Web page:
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Effect of frozen storage on the conformational, thermal and microscopic properties of gluten: Comparative studies on gluten-, glutenin- and gliadin-rich fractions

Authors
Journal
Food Hydrocolloids
0268-005X
Publisher
Elsevier
Volume
35
Identifiers
DOI: 10.1016/j.foodhyd.2013.05.015
Keywords
  • Wheat Gluten Proteins
  • Thermal Properties
  • Conformational Analysis
  • Microstructure
  • Frozen Storage
Disciplines
  • Biology
  • Earth Science

Abstract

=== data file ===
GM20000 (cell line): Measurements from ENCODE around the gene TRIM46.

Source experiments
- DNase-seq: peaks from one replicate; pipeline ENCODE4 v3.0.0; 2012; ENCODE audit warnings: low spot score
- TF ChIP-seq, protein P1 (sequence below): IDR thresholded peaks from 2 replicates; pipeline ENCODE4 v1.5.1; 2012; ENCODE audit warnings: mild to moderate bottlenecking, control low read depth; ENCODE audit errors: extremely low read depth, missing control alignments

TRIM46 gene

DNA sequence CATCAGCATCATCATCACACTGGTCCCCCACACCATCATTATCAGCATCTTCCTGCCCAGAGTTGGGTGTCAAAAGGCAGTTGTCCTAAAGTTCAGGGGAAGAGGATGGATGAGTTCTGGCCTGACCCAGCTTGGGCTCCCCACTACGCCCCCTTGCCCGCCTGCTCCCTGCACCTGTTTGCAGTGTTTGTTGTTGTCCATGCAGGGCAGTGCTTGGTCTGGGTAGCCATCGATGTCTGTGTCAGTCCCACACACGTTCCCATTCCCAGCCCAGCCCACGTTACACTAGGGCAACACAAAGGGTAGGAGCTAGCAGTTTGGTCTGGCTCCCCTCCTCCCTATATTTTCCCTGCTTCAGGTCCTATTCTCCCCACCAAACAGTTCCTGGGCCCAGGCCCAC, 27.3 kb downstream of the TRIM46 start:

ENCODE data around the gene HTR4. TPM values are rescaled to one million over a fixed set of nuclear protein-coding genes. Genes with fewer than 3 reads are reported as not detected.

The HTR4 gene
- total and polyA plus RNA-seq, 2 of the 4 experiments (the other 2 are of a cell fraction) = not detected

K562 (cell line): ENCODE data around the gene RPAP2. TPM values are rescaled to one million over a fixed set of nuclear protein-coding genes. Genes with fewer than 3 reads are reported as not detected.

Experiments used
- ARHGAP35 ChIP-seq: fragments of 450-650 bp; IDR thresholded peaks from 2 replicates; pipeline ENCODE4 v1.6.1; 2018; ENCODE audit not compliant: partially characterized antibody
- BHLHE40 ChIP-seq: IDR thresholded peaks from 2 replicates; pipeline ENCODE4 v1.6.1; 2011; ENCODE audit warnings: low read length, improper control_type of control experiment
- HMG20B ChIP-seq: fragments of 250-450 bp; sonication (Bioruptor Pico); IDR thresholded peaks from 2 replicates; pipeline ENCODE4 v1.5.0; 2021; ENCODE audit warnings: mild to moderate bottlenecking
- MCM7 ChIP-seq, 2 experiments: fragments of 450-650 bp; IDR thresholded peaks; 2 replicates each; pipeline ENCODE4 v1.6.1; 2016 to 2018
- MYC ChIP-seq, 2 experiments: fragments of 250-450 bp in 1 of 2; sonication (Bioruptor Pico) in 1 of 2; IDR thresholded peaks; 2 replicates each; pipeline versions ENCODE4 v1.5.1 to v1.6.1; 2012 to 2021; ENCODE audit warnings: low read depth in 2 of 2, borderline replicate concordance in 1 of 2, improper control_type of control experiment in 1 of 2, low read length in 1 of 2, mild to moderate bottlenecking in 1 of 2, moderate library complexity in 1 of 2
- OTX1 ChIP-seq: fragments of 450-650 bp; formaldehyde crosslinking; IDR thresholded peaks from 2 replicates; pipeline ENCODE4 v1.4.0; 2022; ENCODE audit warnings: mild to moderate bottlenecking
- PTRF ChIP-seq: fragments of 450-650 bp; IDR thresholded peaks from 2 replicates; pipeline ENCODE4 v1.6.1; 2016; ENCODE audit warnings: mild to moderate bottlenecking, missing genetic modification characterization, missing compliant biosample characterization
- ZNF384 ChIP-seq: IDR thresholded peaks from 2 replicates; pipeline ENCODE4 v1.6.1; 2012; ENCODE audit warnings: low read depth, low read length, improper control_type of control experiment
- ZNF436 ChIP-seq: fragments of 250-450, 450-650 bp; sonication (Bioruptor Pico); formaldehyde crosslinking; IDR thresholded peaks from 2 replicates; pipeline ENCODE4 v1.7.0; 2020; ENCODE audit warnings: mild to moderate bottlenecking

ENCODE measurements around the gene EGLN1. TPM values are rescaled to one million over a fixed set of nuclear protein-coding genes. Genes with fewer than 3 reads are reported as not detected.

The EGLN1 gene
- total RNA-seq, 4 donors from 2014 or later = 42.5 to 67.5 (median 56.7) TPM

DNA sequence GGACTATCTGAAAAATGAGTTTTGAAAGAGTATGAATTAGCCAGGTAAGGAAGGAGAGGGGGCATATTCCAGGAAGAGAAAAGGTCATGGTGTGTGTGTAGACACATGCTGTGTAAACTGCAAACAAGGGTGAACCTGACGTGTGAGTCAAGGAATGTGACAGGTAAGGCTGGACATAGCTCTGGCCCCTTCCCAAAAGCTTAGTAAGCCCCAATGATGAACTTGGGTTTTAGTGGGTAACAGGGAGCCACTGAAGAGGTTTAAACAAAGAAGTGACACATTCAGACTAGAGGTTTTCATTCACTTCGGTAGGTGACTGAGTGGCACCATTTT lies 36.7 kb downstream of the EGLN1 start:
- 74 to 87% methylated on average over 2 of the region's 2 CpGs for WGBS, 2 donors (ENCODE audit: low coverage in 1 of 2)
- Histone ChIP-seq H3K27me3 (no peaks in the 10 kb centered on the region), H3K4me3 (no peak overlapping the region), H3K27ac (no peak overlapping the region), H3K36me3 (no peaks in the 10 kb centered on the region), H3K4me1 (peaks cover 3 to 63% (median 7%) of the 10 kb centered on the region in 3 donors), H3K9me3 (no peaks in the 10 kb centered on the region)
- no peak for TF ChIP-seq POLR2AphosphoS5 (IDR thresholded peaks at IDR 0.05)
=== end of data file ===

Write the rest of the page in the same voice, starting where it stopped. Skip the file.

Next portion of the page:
Abstract The effect of frozen storage on the water sorption capability, water mobility, secondary structure, thermal and microscopic properties of gluten-, glutenin- and gliadin-rich fractions were investigated. Lower water sorption capability was observed for samples after frozen storage, suggesting that more hydrophobic moieties were exposed. Conversions of α-helix structure to β-turn structures and specific β-sheet structures were observed in the secondary structure analysis of gluten- and gliadin-rich fractions. Frozen storage induced higher water mobility in hydrated gluten proteins. Similar changes were observed in gluten-water and gliadin-water systems, implying that the changes were primarily attributed to subdued gliadin-water interactions and gliadin can stabilize glutenin network to confine the water mobility. Meanwhile, thermo gravimetric analysis (TGA) and differential scanning calorimetry (DSC) showed that thermal degradation temperature decreased while thermal denaturation stability increased in gluten- and glutenin-rich fractions with the increasing time of frozen storage. However, the enthalpies of all the gluten proteins decreased, indicating more disordered structures in the aged gluten proteins. The micrographs of scanning electron microscopy (SEM) also confirmed more disordered and weak structures in gluten- and glutenin-rich fractions induced by frozen storage. Furthermore, consistent changes in gluten-, glutenin- and gliadin-rich fractions indicated that the variations in conformational, thermal and microscopic properties of gluten might originate from glutenin and gliadin upon frozen storage.

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